meta Genomic Young Sires vs. Daughter Proven Sires: Which one is best for Reliable Genetic Gain? :: The Bullvine - The World's Leading Dairy Magazine

Genomic Young Sires vs. Daughter Proven Sires: Which one is best for Reliable Genetic Gain?


The Bullvine is often asked, “How can using genomic sires be better, if the genomic sire’s reliabilities are not as high as those for proven sires?” So in typical Bullvine style we set out to answer that question.  The following is our answer…

Single Trait – Fat

Bullvine wanted to keep this comparison as simple as possible.  To do this we used one trait, in this case fat yield, knowing that breeders do not select for one trait only. The results apply to all traits.

Females in Your Barn

You have a virgin heifer and a seven year old cow that are both indexed at 100 kgs for fat yield.  Both have been genomically tested and the cow is milking in her fourth lactation.  The heifer’s index is 67% Rel.  and the cow is 82% Rel.

TABLE 1: Females

Born Fat Index % Rel Regressed Fat Index
Heifer 2012 Jan 10 100 67 67
Cow 2005 Jan 16 100 82 82

 

Sires

Three sires you might consider using for breeding these females could be:

TABLE 2: Sires

Born Fat Index (kgs) % Rel Regressed Fat Index
Oman March 08, 1998 82 99 81
Supersire Dec 28, 2010 116 67 78
Pride January 27, 2012 135 69 93

 

Index of Calves

What will be the fat indexes for the resulting calves? (Add parents together and divide by two)

TABLE 3: Regressed Fat Indexes for Calves (kgs)

DAMS SIRES
OMAN SUPERSIRE PRIDE
Heifer 74 72.5 80
Cow 81.5 80 87.5

These values are the expected average fat indexes.  And, yes, there will be less variation amongst the progeny for Oman and the cow.  The most variability amongst the progeny can be expected for the heifer when mated to Supersire or Pride.

Therefore, the short answer for which bull to use, is Pride. Pride will maximize the calf’s fat yield index.

Rate of Genetic Gain

Determining genetic gain is a principle taught to all college genetic students.  The formula is:

Let’s simplify this:

Accuracy                              =             Reliability

Selection Intensity          =             Determined by where the animal ranks in the population (all these animals are in the top 1% of the population so their selection intensity is identical)

Genetic Variation             =             Standard Deviation of fat yield indexes (common for all the animals in the example)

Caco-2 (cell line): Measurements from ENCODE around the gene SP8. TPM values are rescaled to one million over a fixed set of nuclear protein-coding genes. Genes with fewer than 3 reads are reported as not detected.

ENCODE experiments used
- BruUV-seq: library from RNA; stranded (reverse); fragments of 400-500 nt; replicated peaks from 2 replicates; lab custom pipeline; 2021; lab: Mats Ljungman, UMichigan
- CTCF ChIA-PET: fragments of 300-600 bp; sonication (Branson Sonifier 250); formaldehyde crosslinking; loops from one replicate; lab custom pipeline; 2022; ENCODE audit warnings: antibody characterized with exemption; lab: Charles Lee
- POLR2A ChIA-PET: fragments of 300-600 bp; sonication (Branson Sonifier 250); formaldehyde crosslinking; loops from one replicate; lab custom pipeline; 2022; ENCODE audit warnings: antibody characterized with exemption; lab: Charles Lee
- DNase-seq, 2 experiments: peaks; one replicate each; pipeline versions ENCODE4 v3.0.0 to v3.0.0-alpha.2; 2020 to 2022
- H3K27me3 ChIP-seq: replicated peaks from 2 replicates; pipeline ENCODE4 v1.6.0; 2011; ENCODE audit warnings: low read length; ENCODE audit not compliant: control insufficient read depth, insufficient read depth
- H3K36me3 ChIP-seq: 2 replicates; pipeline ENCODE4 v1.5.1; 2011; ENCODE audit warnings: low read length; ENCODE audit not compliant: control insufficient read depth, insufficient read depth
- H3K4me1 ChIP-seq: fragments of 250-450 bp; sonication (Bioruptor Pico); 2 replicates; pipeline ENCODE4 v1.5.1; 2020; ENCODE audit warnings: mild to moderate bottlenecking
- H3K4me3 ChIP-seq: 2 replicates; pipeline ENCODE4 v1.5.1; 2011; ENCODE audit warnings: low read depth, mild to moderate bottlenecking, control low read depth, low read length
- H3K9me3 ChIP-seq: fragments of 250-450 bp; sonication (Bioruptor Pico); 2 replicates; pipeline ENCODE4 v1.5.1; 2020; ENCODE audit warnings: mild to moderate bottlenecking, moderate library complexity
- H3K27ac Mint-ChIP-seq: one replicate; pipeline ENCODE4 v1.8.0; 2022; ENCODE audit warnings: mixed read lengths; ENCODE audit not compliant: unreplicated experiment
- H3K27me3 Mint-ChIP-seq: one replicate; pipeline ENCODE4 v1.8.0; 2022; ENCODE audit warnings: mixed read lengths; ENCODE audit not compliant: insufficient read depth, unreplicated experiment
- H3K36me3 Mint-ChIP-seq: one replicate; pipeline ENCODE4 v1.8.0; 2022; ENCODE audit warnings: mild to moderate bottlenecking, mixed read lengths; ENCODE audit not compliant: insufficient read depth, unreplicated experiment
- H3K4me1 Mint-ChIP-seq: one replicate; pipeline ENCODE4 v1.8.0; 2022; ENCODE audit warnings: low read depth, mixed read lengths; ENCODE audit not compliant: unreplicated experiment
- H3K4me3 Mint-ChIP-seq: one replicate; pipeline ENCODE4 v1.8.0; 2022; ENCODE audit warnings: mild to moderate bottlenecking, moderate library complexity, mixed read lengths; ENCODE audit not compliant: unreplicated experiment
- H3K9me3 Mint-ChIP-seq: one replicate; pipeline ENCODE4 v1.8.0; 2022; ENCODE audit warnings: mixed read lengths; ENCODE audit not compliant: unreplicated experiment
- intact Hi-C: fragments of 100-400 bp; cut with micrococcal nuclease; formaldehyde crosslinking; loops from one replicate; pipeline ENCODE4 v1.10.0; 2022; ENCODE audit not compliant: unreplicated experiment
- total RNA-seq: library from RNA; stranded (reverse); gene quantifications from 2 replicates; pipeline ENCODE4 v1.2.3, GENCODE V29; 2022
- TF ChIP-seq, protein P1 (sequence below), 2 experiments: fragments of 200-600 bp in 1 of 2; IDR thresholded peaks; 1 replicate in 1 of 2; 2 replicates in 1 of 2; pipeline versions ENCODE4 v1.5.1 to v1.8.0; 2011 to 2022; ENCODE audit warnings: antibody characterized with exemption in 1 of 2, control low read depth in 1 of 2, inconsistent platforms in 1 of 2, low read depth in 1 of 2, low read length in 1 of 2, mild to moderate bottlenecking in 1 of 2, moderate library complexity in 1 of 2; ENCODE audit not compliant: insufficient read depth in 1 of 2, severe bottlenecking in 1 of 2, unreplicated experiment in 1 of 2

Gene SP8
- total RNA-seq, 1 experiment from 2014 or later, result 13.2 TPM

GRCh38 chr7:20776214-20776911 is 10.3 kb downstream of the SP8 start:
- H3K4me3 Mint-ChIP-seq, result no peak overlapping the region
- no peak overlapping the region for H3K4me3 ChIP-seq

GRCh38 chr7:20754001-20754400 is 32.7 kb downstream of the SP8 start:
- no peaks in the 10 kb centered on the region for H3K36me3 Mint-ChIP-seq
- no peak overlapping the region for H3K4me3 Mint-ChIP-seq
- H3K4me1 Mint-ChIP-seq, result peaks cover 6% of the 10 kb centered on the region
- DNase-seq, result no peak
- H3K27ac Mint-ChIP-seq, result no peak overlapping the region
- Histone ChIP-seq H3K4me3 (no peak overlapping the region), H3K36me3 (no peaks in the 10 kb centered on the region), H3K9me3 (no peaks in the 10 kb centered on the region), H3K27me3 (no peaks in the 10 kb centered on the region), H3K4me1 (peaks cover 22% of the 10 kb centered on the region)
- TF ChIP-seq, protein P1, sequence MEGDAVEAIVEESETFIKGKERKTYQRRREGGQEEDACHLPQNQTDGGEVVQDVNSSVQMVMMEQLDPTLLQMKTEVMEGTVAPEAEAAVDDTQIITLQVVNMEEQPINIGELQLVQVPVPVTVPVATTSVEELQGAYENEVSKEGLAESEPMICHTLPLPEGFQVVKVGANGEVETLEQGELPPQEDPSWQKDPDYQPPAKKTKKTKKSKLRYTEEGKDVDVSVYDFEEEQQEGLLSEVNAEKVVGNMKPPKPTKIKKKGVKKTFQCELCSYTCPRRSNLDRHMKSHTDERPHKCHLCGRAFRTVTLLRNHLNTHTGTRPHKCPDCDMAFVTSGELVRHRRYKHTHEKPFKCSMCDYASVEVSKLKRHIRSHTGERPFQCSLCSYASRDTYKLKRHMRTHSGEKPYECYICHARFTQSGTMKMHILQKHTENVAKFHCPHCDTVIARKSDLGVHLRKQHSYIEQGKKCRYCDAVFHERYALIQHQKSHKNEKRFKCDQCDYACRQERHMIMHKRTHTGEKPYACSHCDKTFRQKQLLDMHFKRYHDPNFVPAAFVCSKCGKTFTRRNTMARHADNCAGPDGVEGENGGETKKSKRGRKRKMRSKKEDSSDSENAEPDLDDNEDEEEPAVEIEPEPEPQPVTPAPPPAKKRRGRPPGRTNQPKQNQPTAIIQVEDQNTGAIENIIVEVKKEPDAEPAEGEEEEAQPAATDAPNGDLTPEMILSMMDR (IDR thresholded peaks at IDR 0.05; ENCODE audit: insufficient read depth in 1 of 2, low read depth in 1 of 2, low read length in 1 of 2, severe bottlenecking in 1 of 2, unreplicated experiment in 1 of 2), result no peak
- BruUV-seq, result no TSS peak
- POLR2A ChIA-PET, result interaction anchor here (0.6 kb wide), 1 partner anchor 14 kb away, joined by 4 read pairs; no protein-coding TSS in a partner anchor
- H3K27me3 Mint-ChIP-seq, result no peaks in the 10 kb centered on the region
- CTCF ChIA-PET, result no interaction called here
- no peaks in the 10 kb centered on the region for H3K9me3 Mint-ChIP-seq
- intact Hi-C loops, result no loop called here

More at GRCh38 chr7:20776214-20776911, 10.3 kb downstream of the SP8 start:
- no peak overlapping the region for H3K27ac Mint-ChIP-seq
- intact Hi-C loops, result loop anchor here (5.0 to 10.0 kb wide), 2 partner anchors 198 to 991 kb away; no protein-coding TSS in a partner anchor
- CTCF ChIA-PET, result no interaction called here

Generation Interval        =             The average time between the birth of the parents and the birth of the calf.

Generation Interval is the place where the numbers for the heifer and the sires, Supersire and Pride, are much smaller (in years) than those for the cow and Oman.

TABLE 4: Generation Interval (years)

DAMS SIRES
OMAN SUPERSIRE PRIDE
Heifer 8.5 2.5 2.0
Cow 11.5 5.5 5.0

Since the numbers for fat index in TABLE 3 are all similar, dividing them by a larger vs. a smaller generation interval greatly affects the outcome for genetic gain.

For the cow and Oman dividing 81.5 (Fat Index) by 11.5 (Generation Interval) gives a much smaller gain than for the heifer and Pride (80 divided by 2.0).  In fact it is much different 7.9 compared to 40.

That’s the reason turning generations more quickly, using genomics, gives the faster rates of annual genetic gain. (Read more: The Genomic Advancement Race – The Battle for Genetic Supremacy)

The Bullvine Bottomline

Genomics gives you more speed.  No question.  If you’re worried about speed being dangerous, spread the risk by using multiple (not one) high indexing genomic sires where you might have only used one or two proven sires in the past.

 

 

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Comments

  1. I don’t think that the variation in the progeny of one genomic sire is necessarily more than that of one proven sire. However, the average compared to the expected outcome (genomic proof) will have more variation for a genomic sire than a proven sire. This means there will be more variation in progeny from a group of genomic sires than a group of proven sires.

    A proof doesn’t indicate the range possible for progeny but only the average, so a proven sire may have a high average but also wide variation meaning there will be some outstanding progeny but also some poor progeny.

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